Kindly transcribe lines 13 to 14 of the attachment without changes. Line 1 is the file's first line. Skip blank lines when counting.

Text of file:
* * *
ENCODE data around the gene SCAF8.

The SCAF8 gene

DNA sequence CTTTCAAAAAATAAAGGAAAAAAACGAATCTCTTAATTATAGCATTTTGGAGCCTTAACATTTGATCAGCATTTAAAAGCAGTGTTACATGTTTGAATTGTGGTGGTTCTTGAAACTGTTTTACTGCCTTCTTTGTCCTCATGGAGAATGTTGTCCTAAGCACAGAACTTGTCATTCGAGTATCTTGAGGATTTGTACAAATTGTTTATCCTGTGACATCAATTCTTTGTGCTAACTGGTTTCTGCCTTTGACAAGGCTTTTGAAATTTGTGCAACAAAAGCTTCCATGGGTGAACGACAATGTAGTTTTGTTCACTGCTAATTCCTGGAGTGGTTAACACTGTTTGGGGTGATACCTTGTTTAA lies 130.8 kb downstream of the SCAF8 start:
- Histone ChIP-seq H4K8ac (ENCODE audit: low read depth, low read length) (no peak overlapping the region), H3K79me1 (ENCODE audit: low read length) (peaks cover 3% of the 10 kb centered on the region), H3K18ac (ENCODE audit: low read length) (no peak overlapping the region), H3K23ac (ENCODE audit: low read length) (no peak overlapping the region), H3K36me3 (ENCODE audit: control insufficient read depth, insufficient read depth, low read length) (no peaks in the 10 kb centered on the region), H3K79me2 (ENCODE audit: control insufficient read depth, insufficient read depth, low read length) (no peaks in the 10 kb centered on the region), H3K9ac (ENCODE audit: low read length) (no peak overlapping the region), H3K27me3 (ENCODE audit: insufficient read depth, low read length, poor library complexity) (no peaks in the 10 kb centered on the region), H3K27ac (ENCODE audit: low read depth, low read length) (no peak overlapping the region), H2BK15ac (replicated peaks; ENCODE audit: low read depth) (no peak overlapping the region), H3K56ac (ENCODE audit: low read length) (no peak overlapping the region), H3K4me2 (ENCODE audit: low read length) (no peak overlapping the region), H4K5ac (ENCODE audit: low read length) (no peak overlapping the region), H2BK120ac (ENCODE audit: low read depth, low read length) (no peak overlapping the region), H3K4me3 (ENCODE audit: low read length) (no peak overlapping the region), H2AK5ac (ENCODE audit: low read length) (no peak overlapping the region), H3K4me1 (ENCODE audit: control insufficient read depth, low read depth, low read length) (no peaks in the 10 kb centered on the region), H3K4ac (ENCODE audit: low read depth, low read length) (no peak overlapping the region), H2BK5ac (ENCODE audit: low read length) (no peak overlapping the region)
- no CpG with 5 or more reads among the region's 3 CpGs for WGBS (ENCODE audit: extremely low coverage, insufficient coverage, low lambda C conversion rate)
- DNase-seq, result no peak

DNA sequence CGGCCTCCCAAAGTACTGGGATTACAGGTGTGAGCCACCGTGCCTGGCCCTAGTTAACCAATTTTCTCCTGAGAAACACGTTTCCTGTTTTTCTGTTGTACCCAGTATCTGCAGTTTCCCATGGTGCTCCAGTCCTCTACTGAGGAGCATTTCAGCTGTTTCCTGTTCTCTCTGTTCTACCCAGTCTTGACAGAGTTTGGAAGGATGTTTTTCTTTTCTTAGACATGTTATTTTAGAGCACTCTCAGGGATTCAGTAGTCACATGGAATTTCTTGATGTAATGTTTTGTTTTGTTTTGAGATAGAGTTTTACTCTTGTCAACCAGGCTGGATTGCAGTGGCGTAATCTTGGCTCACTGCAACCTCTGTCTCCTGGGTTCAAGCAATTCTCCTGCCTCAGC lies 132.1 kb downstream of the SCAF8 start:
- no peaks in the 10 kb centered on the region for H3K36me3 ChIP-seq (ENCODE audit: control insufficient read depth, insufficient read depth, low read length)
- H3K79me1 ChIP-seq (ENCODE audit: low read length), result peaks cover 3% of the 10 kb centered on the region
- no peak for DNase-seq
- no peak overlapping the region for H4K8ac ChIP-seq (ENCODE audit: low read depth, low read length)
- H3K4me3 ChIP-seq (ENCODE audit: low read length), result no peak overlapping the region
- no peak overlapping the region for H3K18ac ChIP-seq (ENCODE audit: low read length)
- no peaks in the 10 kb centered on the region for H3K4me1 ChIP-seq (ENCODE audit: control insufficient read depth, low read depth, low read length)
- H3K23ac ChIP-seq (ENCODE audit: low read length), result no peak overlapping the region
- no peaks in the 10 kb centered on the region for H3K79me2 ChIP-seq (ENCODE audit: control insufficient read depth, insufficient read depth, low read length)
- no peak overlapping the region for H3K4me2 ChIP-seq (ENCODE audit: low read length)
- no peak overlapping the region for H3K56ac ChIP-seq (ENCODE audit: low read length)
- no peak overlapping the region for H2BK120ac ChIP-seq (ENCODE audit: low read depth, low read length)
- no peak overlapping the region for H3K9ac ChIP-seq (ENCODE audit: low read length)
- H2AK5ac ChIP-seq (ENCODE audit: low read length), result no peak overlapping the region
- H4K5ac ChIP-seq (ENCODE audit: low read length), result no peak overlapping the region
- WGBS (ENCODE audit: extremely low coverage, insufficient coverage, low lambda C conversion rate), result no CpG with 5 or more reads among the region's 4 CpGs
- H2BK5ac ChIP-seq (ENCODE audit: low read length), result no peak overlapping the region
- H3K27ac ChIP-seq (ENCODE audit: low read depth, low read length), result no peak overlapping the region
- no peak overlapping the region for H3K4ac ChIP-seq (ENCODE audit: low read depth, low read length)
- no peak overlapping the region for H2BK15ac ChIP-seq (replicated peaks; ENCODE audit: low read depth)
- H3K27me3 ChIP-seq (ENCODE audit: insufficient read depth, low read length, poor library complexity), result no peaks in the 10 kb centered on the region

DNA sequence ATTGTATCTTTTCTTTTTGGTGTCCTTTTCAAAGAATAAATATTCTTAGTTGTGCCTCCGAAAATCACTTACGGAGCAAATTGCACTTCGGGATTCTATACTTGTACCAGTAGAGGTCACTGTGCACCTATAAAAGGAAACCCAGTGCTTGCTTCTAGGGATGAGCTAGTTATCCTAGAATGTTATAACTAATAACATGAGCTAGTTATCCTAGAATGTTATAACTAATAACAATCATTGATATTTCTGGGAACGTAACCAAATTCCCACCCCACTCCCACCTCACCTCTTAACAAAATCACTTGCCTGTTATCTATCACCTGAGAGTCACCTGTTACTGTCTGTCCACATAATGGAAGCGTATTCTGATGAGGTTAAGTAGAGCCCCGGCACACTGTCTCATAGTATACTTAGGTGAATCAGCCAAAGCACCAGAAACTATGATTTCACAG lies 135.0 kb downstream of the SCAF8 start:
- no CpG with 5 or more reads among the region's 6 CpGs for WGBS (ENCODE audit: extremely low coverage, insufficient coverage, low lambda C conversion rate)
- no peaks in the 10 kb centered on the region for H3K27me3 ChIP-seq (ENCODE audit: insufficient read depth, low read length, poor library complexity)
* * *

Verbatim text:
- no peak overlapping the region for H3K18ac ChIP-seq (ENCODE audit: low read length)
- no peaks in the 10 kb centered on the region for H3K4me1 ChIP-seq (ENCODE audit: control insufficient read depth, low read depth, low read length)